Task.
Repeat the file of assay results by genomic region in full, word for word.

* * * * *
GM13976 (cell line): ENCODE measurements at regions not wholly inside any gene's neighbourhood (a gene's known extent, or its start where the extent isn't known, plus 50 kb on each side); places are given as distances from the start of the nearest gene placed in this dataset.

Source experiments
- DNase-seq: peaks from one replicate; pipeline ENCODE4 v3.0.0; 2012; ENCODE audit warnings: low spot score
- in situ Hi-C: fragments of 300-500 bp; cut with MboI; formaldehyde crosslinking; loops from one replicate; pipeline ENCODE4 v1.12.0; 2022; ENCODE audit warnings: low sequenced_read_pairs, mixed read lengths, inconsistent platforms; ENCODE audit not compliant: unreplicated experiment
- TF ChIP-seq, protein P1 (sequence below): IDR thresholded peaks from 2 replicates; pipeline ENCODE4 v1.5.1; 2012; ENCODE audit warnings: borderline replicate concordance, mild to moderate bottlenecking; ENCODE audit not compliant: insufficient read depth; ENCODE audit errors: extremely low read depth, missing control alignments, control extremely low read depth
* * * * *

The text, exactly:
GM13976 (cell line): ENCODE measurements at regions not wholly inside any gene's neighbourhood (a gene's known extent, or its start where the extent isn't known, plus 50 kb on each side); places are given as distances from the start of the nearest gene placed in this dataset.

Source experiments
- DNase-seq: peaks from one replicate; pipeline ENCODE4 v3.0.0; 2012; ENCODE audit warnings: low spot score
- in situ Hi-C: fragments of 300-500 bp; cut with MboI; formaldehyde crosslinking; loops from one replicate; pipeline ENCODE4 v1.12.0; 2022; ENCODE audit warnings: low sequenced_read_pairs, mixed read lengths, inconsistent platforms; ENCODE audit not compliant: unreplicated experiment
- TF ChIP-seq, protein P1 (sequence below): IDR thresholded peaks from 2 replicates; pipeline ENCODE4 v1.5.1; 2012; ENCODE audit warnings: borderline replicate concordance, mild to moderate bottlenecking; ENCODE audit not compliant: insufficient read depth; ENCODE audit errors: extremely low read depth, missing control alignments, control extremely low read depth